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NCUA chair affirms likely areas of change for RBC rule
ALEXANDRIA, Va. (7/22/14)--With three Listening Sessions on the books, the National Credit Union Administration affirmed Monday that its next steps will include incorporating comments from the more 400 participants who attended. The agency's risk-based capital (RBC) proposal was the primary topic of discussion at the sessions, held in Los Angeles, Chicago and Alexandria, Va., but examinations,  and the role of small credit unions were also addressed.
"As always, at this year's Listening Sessions there was spirited discussion on many topics, including the proposed risk-based capital rule," said NCUA Chair Debbie Matz said. "This dialogue is what makes these events so valuable. It's an opportunity for regulators and credit unions to talk frankly, face-to-face, about policy and examination issues and exchange ideas for constructive solutions. We all have the same goals: safety and soundness, prudent lending and effective regulation."
In its press release following the last Listening Session, the NCUA reported that "only 3% of credit unions would experience a change in Prompt Corrective Action status" under the proposal.  CUNA has expressed concern that several hundred credit unions would find themselves uncomfortably close to PCA thresholds, and would collectively need to raise between $3 billion and $4.5 billion in additional capital to restore previous margins above those thresholds.  
Matz said the "many valid questions and concerns" received at the sessions will be added to the more-than 2,000 comment letters received when the agency considers changes to its RBC proposal.
"We are listening carefully, and I anticipate the agency will make appropriate changes," she said. "For starters, we plan to lower the risk weights on investments, mortgages, member business loans, credit union service organizations and corporates, as well as extend the implementation period."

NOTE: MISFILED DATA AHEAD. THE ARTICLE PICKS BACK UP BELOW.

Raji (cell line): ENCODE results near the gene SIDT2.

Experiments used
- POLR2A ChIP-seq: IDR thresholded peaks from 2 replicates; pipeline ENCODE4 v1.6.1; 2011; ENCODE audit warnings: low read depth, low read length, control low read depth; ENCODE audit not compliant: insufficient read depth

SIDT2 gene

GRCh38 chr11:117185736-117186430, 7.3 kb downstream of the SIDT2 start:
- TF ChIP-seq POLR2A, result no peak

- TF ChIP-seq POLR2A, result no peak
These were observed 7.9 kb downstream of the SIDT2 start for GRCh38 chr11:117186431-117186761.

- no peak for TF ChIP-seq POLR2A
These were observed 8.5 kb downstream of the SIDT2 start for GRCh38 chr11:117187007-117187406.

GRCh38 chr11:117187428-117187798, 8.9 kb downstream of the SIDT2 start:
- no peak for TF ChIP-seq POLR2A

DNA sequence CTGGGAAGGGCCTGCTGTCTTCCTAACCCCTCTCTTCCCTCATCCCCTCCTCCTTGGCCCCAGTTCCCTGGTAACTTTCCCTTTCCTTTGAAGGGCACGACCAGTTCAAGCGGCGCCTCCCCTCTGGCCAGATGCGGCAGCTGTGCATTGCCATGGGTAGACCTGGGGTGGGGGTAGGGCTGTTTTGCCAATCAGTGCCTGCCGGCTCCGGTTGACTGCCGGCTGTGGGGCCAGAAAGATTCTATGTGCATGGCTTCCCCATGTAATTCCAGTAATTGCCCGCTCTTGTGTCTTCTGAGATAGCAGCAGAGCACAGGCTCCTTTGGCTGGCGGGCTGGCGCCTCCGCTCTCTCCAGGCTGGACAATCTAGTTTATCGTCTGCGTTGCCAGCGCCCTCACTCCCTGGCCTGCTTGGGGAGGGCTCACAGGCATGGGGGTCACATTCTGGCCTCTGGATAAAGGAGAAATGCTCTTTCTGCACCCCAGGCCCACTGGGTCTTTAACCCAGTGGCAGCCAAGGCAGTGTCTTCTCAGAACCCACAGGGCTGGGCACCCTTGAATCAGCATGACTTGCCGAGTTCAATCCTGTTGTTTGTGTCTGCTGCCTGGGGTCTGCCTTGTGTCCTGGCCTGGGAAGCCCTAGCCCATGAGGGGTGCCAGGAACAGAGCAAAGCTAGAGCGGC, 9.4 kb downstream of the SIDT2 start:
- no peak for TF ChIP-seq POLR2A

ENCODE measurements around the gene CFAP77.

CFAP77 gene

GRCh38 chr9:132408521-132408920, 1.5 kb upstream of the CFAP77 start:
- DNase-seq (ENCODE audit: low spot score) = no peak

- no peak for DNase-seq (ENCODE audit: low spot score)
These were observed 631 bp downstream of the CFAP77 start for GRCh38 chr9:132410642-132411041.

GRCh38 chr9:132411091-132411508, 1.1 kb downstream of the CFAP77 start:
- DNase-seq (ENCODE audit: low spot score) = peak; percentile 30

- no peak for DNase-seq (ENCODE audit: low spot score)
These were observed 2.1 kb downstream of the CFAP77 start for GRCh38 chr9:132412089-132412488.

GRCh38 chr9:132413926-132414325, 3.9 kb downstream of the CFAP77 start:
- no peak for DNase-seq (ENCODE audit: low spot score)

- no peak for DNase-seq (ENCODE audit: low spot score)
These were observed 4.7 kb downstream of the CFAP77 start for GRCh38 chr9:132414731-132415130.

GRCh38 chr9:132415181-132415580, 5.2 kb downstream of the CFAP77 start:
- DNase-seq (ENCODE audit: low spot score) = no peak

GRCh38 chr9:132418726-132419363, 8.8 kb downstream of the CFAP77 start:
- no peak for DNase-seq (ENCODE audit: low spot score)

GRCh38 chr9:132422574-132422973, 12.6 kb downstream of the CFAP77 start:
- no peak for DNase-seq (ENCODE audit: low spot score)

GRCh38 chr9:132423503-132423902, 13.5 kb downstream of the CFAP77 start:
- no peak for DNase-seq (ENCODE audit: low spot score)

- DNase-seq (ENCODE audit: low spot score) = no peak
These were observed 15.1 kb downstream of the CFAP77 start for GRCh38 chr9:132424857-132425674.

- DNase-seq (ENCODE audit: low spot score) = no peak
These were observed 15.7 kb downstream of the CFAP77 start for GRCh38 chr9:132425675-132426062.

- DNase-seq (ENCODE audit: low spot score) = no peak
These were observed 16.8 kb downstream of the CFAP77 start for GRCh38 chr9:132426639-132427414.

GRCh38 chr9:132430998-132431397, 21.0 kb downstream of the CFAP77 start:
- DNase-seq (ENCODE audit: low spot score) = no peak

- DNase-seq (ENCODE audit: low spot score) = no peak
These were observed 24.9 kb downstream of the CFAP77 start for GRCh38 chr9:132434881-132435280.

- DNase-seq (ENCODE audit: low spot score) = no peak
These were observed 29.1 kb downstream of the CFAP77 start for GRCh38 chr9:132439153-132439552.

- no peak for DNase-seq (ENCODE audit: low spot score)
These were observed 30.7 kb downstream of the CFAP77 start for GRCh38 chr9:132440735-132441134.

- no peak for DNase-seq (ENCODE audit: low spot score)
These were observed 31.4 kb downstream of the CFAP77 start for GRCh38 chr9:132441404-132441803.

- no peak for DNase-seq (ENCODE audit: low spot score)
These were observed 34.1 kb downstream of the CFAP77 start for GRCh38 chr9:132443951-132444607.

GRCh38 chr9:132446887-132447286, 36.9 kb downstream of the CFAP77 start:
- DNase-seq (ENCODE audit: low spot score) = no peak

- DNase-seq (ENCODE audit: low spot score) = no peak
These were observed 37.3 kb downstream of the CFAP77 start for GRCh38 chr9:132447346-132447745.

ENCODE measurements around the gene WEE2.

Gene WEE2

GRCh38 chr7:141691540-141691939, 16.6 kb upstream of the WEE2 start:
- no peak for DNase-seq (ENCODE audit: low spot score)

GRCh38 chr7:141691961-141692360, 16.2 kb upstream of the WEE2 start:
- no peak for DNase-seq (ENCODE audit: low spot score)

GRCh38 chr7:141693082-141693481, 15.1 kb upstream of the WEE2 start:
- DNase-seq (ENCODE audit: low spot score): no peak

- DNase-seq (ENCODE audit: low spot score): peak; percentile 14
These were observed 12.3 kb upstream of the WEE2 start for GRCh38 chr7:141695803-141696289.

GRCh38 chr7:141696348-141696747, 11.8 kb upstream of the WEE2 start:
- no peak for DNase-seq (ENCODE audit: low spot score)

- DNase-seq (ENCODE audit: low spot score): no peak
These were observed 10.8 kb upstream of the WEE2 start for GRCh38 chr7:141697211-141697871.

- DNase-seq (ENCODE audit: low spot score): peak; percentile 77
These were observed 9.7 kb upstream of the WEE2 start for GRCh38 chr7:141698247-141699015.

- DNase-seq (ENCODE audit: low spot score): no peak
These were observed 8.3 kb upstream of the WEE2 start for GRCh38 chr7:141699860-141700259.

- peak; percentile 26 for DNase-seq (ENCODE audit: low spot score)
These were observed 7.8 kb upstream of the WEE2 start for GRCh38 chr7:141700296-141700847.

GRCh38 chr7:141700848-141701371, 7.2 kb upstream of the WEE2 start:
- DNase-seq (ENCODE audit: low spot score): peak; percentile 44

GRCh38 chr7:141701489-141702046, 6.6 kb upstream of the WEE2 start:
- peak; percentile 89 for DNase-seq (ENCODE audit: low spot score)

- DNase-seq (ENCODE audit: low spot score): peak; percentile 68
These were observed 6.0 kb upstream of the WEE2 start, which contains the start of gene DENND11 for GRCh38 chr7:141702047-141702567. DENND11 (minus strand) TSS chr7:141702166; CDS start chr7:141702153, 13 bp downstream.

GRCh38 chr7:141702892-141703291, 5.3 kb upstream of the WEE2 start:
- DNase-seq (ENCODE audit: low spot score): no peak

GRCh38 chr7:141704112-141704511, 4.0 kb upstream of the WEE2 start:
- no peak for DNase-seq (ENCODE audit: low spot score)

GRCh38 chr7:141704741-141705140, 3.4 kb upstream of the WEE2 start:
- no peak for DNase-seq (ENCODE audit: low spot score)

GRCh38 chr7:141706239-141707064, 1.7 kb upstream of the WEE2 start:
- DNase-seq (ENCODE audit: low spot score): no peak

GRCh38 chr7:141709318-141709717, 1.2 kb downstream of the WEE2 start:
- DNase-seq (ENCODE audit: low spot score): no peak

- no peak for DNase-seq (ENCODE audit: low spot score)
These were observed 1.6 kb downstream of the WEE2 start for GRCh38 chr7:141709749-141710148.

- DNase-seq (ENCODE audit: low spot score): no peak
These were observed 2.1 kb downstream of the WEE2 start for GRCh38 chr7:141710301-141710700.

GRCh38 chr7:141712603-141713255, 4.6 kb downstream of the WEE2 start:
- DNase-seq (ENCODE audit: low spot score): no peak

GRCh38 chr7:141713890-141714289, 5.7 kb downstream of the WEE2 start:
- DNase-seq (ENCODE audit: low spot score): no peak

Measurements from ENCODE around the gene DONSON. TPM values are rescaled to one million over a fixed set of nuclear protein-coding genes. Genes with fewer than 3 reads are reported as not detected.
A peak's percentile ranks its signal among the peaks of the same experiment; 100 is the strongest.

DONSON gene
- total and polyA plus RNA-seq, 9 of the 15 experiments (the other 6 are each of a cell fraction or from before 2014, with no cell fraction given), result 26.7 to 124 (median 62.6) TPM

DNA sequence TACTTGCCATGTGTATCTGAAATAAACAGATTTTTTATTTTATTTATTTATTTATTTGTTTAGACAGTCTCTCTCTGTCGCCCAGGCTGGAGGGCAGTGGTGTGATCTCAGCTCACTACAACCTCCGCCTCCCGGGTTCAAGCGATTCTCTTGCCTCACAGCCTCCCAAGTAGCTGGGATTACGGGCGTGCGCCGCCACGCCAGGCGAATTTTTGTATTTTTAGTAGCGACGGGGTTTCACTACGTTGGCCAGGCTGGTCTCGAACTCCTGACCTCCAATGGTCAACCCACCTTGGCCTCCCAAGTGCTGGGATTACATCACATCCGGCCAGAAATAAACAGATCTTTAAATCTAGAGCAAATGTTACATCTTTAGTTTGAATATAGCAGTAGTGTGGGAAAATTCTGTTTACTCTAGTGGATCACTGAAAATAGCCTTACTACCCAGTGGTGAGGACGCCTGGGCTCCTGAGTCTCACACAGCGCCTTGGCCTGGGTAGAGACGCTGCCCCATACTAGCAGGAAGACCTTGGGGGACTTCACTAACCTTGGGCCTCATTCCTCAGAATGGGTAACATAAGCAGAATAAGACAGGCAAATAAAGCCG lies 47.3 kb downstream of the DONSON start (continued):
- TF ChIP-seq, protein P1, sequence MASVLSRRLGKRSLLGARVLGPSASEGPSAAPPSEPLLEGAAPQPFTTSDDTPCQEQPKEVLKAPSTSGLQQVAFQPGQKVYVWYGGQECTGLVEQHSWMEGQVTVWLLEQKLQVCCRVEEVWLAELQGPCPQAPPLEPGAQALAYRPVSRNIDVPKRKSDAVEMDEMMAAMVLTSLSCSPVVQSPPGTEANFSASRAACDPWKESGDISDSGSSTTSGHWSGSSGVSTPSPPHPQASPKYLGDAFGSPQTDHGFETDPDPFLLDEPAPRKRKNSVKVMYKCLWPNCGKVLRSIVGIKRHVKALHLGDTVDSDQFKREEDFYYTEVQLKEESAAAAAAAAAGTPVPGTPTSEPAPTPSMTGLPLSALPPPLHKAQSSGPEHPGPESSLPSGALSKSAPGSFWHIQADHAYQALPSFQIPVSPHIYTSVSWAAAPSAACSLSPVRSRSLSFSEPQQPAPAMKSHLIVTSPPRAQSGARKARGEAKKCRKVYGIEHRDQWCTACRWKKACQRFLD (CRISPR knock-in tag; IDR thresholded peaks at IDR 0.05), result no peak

Matz said the NCUA will review the best way to address material interest rate risk in the Prompt Corrective Action framework as the Federal Credit Union Act requires, while evaluating whether more emphasis should be placed on the supervisory process rather than on risk weights in the final rule.
The proposed 18-month implementation period was among the major concerns with the proposal raised by the Credit Union National Association, as well as many of the credit unions and organizations that submitted comment.
Extending the implementation period will allow affected credit unions enough time to adjust operational plans and balance sheets, while giving the NCUA time to update the Call Report system and train field examiners.
According to the NCUA, the final rule will make clear that only the NCUA board, not any individual credit union examiner, can make a determination about whether a specific credit union needs to hold more capital.
"CUNA is pleased that these changes, which we have strongly advocated, are in progress," interim President/CEO Bill Hampel noted.  He commended the agency for holding the sessions and for agreeing to make these importance changes.  He added that CUNA continues to be concerned that the agency has not adequately explained the need for a higher RBC requirement for well-capitalized credit unions than that applied to adequately capitalized credit unions.  
"The risk level of well-capitalized credit unions does not justify the proposed higher requirement.  CUNA will continue to seek ways to work with NCUA to address this very significant concern,",he said.
The Federal Credit Union Act requires NCUA to maintain a "comparable" risk-based capital system to the federal banking agencies, which updated their risk-based capital rules in 2013. The Government Accountability Office and NCUA's Inspector General also have recommended that NCUA's rule be updated.
"I am confident that NCUA will produce a sensible final rule that meets the requirements of the Federal Credit Union Act and not disadvantage credit unions in the market," Matz said.
Audio recordings of each session are expected to be available soon on the NCUA's website.


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